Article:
Are you ready to explore some of the most exquisite structures of the world? Are you ready to witness the grandeur of our ancestors crystallised within their bounds? Well, if you are, then let us tarry no longer and see what the world has to offer in terms of castles!
6. Buda Castle:
Hungary is the first to kick this competition off with its world-famous Buda Castle of Budapest. Occupying a massive land area of 44,674 square metres, it was declared a UNESCO World Heritage Site in 1987. First completed in 1265, the castle is located on the southern extremity of Castle District (known officially as Várnegyed). Pertaining to innumerable historical Hungarian kings, it adheres to an amalgam of architectural styles – Medieval, Baroque, Baroque Revival, and Modernist, to be precise. Spiritually, the castle and its surrounding palace complex are affiliated with other important monuments of Hungary’s capital such as the Sécsenyi Chain Bridge and Clark Ádám Square. Definitely a must-see!
5. Spiš Castle:
Also known as Szepesi Castle, the Slovakian Spiš Castle is the next one to breach the bounds of this competition. With its sheer area of 41,426 square metres, it surely is a marvel to behold. Proudly overlooking the town of Spišské Podhradie and the village of Žehra in the region known as Spiš, the castle is visited by more than 250,000 people annually. Declared a UNESCO World Heritage Site in 1993, it served as the economic centre of the Kingdom of Hungary. What’s interesting to know about it is that it burned down in 1780 and no one knows how. Wild theories from moonshine-brewing thugs to lightning bolts tickled the minds of specialists but no one managed to give a solid answer. It was partially reconstructed in the late 20th century but nothing significant has happened there since.
4. Windsor Castle:
We could not have made a list of must-visit castles without including the majestic Windsor Castle of England. Adhering to the standards of the Georgian and Victorian architectural styles (with certain inclinations towards the Gothic), Windsor Castle has been in use since the late 11th century (since the Norman invasion). What’s important to know about it in terms of historical significance is that it was built by William the Conqueror himself after his victory in 1066. A royal residence nowadays, the structure itself is owned by Queen Elisabeth II. Stretching upon a land area of 54,835 square metres, it surely is nearly unexplorable – this also means that it is open to the public only in a limited fashion.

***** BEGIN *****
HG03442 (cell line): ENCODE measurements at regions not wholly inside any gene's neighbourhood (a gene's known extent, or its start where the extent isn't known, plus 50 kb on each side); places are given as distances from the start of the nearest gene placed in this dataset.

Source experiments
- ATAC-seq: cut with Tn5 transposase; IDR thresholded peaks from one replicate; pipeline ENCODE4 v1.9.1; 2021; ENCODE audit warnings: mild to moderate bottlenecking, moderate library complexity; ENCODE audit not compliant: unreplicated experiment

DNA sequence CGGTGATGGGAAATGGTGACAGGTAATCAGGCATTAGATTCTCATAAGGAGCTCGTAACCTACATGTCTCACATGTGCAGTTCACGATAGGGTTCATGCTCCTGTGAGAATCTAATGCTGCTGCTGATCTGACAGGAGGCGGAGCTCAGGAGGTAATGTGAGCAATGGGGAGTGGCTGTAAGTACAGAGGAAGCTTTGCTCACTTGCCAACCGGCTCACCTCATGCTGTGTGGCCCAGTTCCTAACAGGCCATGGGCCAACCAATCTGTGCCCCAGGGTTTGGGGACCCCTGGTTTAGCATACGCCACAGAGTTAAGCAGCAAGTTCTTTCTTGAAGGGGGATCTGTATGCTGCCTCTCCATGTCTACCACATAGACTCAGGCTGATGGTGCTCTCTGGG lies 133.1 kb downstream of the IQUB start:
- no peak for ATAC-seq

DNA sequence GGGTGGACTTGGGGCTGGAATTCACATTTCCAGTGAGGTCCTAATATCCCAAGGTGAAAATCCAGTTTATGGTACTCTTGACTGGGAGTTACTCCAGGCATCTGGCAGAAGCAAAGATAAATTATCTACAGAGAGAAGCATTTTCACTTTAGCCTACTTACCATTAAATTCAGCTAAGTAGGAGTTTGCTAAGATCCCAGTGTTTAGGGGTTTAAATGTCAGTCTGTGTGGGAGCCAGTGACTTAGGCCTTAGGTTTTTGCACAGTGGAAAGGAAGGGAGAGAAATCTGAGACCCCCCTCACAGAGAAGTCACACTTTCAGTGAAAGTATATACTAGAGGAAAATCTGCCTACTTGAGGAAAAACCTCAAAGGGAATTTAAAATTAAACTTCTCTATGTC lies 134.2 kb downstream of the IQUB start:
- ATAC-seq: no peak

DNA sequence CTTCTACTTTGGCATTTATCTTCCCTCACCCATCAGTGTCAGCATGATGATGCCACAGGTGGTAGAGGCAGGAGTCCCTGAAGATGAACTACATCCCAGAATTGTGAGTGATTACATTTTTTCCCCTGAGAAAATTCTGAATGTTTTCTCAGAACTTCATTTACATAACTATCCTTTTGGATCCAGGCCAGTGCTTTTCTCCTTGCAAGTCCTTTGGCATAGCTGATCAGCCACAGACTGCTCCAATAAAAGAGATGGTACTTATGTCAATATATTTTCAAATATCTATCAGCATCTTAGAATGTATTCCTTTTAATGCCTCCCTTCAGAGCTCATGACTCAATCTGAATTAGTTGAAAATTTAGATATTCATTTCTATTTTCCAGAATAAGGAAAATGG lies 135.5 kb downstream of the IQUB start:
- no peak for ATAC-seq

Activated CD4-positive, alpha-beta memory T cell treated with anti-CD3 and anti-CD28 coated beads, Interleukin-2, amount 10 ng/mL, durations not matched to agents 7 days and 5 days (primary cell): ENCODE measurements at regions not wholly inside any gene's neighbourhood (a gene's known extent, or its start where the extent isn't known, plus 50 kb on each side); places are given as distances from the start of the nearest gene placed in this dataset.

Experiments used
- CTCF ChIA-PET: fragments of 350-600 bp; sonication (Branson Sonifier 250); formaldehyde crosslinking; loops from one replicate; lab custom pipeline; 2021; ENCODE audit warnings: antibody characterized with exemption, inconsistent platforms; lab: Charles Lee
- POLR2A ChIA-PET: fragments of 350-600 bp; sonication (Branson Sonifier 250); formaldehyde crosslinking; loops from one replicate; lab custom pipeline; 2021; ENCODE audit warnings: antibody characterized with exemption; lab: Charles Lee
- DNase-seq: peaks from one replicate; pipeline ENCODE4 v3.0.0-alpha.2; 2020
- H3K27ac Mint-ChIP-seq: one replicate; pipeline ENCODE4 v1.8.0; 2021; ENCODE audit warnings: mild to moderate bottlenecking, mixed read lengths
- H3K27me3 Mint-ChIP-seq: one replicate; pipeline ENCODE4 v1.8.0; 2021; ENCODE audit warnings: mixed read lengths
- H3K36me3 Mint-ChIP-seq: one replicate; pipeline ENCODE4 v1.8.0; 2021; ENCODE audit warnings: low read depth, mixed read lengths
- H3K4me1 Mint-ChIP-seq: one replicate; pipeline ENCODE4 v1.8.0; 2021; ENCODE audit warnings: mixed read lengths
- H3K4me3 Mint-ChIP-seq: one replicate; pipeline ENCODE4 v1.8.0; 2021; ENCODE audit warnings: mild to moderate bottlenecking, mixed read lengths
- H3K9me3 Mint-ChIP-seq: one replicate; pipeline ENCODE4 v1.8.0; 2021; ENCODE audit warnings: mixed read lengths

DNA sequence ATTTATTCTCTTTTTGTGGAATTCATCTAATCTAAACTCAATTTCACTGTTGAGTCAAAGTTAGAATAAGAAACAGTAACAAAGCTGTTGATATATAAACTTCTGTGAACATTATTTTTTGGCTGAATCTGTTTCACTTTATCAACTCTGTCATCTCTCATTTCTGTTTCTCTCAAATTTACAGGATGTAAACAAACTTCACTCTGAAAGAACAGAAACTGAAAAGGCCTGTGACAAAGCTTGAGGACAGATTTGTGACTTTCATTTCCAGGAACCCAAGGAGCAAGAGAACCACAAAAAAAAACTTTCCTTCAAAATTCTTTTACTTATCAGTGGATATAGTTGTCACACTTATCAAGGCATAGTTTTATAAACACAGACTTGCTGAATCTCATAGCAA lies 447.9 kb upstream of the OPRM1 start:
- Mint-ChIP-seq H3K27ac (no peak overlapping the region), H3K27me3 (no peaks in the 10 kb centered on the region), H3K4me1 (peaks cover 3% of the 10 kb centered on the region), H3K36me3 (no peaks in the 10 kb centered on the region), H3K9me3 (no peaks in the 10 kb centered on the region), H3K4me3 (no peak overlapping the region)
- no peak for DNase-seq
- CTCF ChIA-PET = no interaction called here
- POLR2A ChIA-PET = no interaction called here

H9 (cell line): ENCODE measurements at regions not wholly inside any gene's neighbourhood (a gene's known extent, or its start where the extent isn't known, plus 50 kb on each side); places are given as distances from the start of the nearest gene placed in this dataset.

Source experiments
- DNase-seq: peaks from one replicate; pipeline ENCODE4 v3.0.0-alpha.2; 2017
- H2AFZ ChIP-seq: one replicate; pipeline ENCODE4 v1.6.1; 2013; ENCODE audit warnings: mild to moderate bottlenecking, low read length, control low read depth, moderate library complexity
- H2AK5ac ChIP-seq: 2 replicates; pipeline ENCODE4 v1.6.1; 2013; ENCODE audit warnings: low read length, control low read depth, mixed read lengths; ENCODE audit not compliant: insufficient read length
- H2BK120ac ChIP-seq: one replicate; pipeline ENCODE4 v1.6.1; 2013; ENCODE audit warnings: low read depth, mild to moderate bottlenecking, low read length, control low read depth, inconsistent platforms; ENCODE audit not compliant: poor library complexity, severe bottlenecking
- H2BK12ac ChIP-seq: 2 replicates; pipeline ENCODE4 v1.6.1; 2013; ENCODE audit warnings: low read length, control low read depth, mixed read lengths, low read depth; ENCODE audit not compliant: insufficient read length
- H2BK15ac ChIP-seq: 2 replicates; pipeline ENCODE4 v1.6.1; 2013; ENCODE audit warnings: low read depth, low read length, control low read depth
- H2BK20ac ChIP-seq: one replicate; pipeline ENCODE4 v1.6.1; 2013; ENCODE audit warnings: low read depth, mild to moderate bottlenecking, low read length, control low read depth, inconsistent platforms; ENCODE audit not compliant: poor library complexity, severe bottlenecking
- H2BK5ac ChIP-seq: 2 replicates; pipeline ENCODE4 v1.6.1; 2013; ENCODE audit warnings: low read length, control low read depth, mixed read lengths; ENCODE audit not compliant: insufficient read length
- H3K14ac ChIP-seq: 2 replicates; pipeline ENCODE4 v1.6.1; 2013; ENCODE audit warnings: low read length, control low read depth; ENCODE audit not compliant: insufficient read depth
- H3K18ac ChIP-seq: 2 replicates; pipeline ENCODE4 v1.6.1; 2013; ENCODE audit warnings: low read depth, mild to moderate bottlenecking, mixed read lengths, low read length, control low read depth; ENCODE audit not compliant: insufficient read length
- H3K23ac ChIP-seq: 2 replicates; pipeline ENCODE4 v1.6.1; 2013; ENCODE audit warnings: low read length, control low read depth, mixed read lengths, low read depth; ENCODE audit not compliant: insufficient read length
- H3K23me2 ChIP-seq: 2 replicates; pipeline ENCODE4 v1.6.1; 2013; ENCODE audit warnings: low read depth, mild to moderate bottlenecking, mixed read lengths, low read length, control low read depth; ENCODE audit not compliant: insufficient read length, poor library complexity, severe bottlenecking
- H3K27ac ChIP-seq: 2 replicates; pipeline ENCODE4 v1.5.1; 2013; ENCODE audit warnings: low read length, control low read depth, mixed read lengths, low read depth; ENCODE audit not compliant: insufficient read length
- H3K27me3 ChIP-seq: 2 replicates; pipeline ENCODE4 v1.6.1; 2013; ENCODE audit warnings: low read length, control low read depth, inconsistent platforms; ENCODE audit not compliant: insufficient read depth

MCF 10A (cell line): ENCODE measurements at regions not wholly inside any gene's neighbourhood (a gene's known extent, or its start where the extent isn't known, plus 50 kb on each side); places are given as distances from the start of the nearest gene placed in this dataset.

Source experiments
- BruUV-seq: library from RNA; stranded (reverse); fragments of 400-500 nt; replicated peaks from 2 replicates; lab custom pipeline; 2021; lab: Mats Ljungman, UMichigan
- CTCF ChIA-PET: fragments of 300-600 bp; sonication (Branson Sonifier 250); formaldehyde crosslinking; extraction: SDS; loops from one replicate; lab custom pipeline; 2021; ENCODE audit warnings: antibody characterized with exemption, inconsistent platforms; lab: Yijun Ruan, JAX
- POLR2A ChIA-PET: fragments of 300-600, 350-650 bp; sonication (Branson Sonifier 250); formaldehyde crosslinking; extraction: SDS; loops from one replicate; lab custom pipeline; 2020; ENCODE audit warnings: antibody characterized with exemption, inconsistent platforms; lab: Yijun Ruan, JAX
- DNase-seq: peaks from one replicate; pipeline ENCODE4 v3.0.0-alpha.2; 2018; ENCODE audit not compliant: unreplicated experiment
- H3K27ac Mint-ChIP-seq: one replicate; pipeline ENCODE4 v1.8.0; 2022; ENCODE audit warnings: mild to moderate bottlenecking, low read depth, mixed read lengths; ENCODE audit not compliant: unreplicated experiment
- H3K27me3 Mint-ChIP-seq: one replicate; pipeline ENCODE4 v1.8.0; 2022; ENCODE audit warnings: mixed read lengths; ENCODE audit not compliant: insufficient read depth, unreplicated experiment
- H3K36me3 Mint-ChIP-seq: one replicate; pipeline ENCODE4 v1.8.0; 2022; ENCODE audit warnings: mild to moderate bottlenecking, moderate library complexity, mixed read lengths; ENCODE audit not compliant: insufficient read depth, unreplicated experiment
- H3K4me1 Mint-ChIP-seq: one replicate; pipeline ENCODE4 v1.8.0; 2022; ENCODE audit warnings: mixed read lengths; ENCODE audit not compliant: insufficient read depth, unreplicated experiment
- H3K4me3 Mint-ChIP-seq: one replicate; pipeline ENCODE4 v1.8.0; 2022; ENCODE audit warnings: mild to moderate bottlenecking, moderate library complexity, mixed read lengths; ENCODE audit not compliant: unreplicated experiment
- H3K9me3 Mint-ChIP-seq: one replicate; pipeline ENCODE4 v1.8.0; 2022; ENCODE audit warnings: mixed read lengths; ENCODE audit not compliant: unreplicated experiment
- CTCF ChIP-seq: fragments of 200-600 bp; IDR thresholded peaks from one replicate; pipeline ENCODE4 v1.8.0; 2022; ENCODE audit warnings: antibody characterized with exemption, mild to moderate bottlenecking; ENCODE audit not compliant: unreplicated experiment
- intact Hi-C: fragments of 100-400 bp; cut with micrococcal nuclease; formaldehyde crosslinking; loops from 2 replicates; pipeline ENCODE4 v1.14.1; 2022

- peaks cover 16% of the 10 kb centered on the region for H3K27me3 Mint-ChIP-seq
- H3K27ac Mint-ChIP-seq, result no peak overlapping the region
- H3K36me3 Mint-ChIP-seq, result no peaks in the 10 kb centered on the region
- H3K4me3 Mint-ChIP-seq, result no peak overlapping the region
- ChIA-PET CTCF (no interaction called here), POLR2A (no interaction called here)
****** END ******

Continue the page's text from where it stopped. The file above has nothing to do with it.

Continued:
3. Prague Castle:
If you think that the previous contestants were hefty, wait until you set eyes upon Prague Castle! Occupying an area of 66,761 square metres, it is the official residence of the Czech heads of state. Built in the 9th century (in 870, to be precise), the castle is a significant archaeological hotspot. Adhering to the standards of the Baroque and the Mannerism in terms of architecture, it was officially finished in 1929. What’s interesting to know about it is that it harbours the Bohemian Crown Jewels. You might even want to listen to Queen’s “Bohemian Rhapsody” while you’re at it (wink).
2. Mehrangarh Fort:
Mehrangarh Fort of Jodhpur, Rajasthan, is most indubitably one of the largest forts of India. Occupying a massive land area of 81,227 square metres, it is situated proudly 125 metres above the city. For this particular reason, it strikes most onlookers as a hefty outcrop, challenging them to explore its secrets. The fort itself has a rich history of battles and this is directly reflected by the damage done to its outer shell by cannonballs. To commemorate his victories over the Jaipur and the Bikaner armies, Maharaja Man Singh laid down its seventh and final gate (that’s right, it has a total of seven). You can reach it by following a winding road from the town below.
1. Malbork Castle:
And we have finally arrived at the most majestic of all medieval architectural masterpieces. Malbork Castle is officially the largest castle in the world with its massive size – occupying 143,591 square metres. Located close to the Polish town of Malbork, the castle has been declared a UNESCO World Heritage Site in 1997. Built in the 13th century by the Teutonic Order after the conquest of Old Prussia, it was used to strengthen their position in the area. Nowadays, it serves as a popular landmark of Poland and as a renowned museum.
Did you enjoy our list?
How many of the aforementioned castles have you set eyes upon personally? How many of them do you plan on visiting? Hit the comment section below and tell us all about it! Safe travels!